I had visions of shooting the building and gardens in the golden light of sunset and as the clouds started to break up during our trip I thought everything would be perfect. My plan was if we got there a little early I would just shoot some details and maybe some interior shots and then shoot the exterior and gardens as the light got just right.

Of course you know how plans go. We barely got on the premises when we were told that they were closing. When I Googled the hours it said they were open until 8:00 PM but they said they closed at 5:00 PM after Labor Day. Bummer. No sunset shots. No interior shots. I hurriedly shot some environmental shots but didn’t get to look for, or focus on, too many details. I did what I could with what I had.

Although it is a colorful place I found a number of the photos worked well in black and white. All shot with my Fujifilm X-Pro2 and XF 14, 35 and 55-200 lenses.

 

Getting squiggly with it

I am not squiggly.

Squiggles

Just some plants reflecting in a wavy pond/.

I know, it’s a ho-hum photo but I did want to post something since I’ve been away for a while. It’s generally not a good idea to post ones crappy photos but I felt like I had to do something.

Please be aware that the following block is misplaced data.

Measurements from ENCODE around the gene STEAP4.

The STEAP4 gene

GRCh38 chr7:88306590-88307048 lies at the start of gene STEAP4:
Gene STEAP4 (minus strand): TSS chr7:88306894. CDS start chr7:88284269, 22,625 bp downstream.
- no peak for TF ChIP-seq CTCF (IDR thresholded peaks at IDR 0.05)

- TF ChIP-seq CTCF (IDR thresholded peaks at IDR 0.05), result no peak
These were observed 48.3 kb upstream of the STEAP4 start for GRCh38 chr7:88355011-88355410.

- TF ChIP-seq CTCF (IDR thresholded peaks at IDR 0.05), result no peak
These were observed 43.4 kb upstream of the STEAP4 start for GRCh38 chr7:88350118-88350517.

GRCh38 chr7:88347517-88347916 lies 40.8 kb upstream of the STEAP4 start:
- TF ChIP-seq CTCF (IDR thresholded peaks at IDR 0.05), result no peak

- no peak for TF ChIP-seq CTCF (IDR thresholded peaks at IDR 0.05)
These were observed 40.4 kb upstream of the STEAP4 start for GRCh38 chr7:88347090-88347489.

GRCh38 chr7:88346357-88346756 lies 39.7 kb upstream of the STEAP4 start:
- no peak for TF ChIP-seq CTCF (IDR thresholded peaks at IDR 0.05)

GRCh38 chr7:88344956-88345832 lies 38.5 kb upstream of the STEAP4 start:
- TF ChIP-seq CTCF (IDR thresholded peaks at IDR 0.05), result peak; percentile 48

I’ll be back soon with some black and white, to get the groove back.

Oh heck, since I’m here I may as well throw in a couple more.

A bee. While in the local park, my wife insisted I catch a bee in flight around the flowers. I tried for a while but with not much luck. The light was getting too dim for a decent shutter speed. Focus tracking a random flying bee was bit too tough for my camera (or me, since I don’t usually do that type of thing), so I am glad I at least got some shots while it was stationary on the flowers.

bee_sm

Some nice color, while I was trying to capture the bee:

pallette_sm

 

 

Shooting vicariously through others

My photography output has been awfully low these past few months. I think I have shot less than I have in years. Why? Just a combination of things – first the usual suspects such as work and home, followed by the total lack of anything to shoot. I know, I have pretty much created my “style” around shooting anything and everything I come across but the anything and everything I have come across lately just aren’t yelling out to me, “shoot me!”. No amount of “good light’ can help around these parts.

I desperately need to take a vacation and get out of my usual environment to find  some fresh perspectives. It won’t take much, I’m not asking for Paris or Venice, although those places would be sweet, I’m think more like somewhere that’s just not here. Heck, Cleveland could work for me! I could happily walk down some strange cities streets and shoot away at anything I see. New lines, new angles, new light, everything is new – to me.